I often get asked why I chose to become a pelvic PT. Many people postulate that I have my own pelvic health challenges (I do…but those came later after 2 c-sections). Others assume I’ve always been super into the pelvis. But neither is really the case. The answer is quite a long one… but, honestly, it all came down to the patients.
Sometimes you have a moment in time that ends up defining the trajectory of your life (if you know, you know). And for me, this moment happen during a rotation in Shreveport, LA, while I was working on my Doctor of Physical Therapy degree through Duke University. I had an amazing clinical instructor (Darla Cathcart, who I now teach with through Herman & Wallace), and we were working with a patient who had been experiencing painful sex for as long as she had ever tried to have sex. I remember her talking with us during her initial evaluation, telling us about the relationships that had ended because of this, and tearfully explaining how she wanted this to not be a factor for her current relationship.
Fast forward, several visits later, she came in for her session, sat down, and started crying. She looked up and said, “I had sex, and it didn’t hurt.” I still get goosebumps as I right this. I got goosebumps in that moment. And, it was then and there that I KNEW that I had to help more people like her. I felt such clarity in my path. And I have never looked back.
Painful sex is extremely common. In fact, some studies show that it impacts around 20% of women. Yes, my friend, that is 1 in 5. However, women aren’t the only ones dealing with pain during or after sex. All people can deal with it– regardless of gender or anatomy. And, it really tends to be one of those things that just isn’t talked about. Nearly every time I post about painful sex on social media, I end up with private messages from people who have been dealing with pain for years, and just thought it was normal. Common does not mean normal. A little louder (for the people in the back):
Just because pain during sex is common, does NOT mean it is normal. Not if you:
- Have had a baby
- Have never had sex before
- Have had sex a lot
- Have been told you are small
- Think your partner may be large
- Have had problems with bladder or other infections
- Have sensitive skin
- Anything else
While some of these factors may make someone more likely to have pain during sex (like if you had a baby and had a tear that took a while to heal), this still does not mean that pain is just something you have to deal with. Honestly, there are so many reasons why someone might have pain with sex. It could be related to:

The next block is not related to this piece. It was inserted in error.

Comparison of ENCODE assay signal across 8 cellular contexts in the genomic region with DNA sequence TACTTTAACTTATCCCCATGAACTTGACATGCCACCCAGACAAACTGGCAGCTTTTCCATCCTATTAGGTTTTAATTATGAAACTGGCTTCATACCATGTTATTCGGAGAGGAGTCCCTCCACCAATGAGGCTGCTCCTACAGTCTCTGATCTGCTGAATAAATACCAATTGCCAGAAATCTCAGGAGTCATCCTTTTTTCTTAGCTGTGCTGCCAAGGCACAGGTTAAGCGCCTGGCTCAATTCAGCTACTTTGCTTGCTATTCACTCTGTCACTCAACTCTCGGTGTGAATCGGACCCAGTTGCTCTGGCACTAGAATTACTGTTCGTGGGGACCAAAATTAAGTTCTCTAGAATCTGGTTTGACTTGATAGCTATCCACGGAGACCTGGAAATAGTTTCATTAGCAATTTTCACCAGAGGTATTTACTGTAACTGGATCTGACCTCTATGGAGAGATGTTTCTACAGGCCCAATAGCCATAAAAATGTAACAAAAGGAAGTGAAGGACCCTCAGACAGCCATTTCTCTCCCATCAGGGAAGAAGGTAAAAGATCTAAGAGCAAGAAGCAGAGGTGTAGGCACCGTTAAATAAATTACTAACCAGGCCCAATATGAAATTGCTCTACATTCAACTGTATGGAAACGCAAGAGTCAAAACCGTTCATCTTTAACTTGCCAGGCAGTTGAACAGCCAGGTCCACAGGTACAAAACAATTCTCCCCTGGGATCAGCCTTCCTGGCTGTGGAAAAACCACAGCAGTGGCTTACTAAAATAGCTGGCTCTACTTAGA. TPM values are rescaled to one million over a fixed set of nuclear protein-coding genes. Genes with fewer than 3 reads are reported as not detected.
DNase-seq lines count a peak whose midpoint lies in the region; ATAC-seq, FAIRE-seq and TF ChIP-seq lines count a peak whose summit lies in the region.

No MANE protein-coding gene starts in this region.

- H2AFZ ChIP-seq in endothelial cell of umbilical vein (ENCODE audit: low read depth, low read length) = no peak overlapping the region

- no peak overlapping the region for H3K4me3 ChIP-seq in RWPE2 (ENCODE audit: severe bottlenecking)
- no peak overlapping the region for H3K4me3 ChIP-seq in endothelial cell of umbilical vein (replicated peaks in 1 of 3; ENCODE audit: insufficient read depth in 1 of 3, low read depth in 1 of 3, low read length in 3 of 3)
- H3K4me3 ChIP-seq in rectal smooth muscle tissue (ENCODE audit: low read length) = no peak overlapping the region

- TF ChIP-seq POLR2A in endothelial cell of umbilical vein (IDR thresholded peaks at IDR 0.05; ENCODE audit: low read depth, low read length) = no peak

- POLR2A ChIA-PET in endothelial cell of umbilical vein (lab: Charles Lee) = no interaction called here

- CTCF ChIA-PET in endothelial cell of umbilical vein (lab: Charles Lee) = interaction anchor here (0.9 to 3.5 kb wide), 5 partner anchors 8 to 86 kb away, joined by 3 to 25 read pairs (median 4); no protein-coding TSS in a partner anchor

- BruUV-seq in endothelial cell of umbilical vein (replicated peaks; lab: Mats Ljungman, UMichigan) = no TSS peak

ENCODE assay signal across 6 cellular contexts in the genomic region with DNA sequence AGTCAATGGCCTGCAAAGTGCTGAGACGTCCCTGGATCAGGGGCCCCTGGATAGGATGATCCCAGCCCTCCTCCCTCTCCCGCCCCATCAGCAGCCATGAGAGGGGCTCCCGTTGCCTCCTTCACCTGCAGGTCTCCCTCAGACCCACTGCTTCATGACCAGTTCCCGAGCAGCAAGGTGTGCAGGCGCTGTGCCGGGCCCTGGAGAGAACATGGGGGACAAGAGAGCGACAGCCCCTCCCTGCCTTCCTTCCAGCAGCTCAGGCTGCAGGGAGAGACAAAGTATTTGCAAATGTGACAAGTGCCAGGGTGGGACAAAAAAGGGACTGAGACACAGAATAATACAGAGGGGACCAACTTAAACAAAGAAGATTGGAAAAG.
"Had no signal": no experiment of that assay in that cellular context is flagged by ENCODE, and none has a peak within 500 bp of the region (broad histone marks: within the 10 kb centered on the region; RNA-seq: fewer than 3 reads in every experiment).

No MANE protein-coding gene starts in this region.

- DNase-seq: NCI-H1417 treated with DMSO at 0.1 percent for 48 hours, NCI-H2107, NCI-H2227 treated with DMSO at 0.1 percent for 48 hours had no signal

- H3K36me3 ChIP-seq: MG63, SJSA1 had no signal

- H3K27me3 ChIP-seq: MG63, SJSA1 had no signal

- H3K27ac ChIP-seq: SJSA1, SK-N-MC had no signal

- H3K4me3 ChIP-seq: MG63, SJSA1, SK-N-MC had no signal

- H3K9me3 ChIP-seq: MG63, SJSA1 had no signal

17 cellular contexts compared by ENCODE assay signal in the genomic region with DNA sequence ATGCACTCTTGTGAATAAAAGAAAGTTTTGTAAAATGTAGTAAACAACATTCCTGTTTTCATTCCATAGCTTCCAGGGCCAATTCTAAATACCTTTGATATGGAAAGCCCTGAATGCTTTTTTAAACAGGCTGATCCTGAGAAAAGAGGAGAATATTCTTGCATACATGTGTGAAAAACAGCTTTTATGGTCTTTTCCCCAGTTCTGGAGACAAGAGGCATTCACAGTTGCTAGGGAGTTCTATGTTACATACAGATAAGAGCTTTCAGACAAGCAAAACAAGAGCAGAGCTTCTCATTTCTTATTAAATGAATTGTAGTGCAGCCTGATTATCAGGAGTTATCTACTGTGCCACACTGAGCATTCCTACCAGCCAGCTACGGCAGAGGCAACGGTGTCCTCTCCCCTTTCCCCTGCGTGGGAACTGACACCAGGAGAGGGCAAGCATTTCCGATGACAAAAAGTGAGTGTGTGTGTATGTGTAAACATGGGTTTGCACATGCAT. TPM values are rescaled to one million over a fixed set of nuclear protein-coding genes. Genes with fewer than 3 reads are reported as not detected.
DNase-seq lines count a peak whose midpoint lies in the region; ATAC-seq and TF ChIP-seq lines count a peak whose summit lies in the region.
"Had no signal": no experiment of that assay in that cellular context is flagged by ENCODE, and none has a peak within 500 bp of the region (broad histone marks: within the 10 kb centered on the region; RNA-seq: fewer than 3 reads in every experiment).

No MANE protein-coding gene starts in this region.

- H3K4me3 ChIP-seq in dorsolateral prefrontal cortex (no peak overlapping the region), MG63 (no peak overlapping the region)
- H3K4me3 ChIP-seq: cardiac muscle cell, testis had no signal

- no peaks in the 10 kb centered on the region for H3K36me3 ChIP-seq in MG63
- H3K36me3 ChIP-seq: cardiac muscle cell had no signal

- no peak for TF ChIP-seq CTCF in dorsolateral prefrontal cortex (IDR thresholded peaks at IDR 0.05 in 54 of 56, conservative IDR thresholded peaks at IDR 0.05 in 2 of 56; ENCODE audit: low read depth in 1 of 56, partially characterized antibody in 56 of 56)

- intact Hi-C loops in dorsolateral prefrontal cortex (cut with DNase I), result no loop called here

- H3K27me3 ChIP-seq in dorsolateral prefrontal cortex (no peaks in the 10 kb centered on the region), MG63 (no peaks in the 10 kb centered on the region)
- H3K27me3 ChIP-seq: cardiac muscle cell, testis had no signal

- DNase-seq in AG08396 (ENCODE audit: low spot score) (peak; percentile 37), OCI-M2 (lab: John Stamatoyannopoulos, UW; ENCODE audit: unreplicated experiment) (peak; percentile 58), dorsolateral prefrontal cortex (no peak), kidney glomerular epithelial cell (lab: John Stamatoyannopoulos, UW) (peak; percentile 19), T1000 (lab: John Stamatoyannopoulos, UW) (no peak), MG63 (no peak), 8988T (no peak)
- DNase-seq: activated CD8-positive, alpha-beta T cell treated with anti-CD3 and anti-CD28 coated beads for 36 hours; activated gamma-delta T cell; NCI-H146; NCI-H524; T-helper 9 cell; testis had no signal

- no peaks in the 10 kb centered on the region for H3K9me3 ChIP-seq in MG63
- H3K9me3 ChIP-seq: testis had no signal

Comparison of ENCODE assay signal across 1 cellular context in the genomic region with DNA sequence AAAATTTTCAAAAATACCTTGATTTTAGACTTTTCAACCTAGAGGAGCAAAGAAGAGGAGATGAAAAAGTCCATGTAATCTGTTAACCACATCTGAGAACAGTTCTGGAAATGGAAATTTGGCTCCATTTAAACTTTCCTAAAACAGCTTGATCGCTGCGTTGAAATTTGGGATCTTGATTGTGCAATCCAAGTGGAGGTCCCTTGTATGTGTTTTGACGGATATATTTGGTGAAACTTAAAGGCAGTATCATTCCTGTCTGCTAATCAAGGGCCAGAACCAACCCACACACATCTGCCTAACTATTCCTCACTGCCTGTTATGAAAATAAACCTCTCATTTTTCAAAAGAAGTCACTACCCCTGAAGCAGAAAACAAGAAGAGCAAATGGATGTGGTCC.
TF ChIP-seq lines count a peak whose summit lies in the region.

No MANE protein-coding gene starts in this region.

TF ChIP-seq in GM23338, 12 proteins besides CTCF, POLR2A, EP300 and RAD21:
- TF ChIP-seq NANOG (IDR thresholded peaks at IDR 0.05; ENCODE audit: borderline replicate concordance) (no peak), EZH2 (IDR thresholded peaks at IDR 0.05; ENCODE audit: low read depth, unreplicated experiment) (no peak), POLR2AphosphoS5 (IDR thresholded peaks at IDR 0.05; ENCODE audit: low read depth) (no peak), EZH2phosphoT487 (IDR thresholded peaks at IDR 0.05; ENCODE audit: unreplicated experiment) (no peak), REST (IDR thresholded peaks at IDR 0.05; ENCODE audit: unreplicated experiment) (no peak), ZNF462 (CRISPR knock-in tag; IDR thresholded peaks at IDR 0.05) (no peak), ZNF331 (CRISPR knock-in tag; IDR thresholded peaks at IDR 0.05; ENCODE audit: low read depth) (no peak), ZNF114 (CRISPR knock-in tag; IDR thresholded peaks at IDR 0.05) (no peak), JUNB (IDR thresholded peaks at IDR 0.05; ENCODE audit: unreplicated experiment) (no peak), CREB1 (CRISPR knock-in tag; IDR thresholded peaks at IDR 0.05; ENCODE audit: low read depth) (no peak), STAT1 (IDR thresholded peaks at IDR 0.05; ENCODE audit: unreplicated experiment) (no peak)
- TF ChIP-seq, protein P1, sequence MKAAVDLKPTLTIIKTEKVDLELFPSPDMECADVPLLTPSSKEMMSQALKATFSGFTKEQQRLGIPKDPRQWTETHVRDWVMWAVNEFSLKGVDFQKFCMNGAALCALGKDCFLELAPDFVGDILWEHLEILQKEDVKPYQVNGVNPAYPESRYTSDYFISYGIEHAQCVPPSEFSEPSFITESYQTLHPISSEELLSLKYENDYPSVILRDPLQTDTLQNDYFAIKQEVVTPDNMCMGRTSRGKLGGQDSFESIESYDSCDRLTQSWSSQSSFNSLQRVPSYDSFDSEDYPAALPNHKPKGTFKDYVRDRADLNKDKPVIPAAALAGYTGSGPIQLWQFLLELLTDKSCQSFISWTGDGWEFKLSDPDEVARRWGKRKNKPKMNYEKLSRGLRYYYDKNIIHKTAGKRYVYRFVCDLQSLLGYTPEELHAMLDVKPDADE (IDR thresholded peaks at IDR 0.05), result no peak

- Decreased lubrication
- Neural sensitivity
- Dermatological conditions
- Painful scar tissue
- Orthopedic challenges (especially around the hip or low back)
- Bowel dysfunction (hello constipation)
- Conditions like endometriosis/adenomyosis, painful bladder syndrome/IC, or others.
- Pelvic floor and abdominal muscle challenges
And many, many other things! And so so many different treatments to help! This can include finding the right moisturizers and lubricants for your body, additional medical interventions (medications, hormone creams, and more!) and working with a pelvic health specialist to help you optimize your pelvic floor muscles (through gentle manual therapy techniques, home exercises, lots of education, and a whole lot more!)
If you’ve been dealing with pain during sex, please know that you are not alone.
So so many other people deal with this too. And the great news is that enjoyable sex is possible for you. We can get there. There is treatment available. There are compassionate clinicians who care (if yours didn’t, pllleeeeasssseee go see a new one!). And we can work together to get you feeling better.
I have so much more to say about this!! But for now, I’m going to leave you with a few links for prior blogs with more information!
Vaginal Dilators for Painful Sex
How to Relax Your Pelvic Floor Muscles
Are you ready to get started?
We are offering 20% off through September 30th on our 90-min mini classes: Overcoming Painful Sex and Self-Treatment for Pelvic Floor Tension using the code, ENJOY20. These classes are full of awesome information, exercises, and resources for getting started!!
All my best,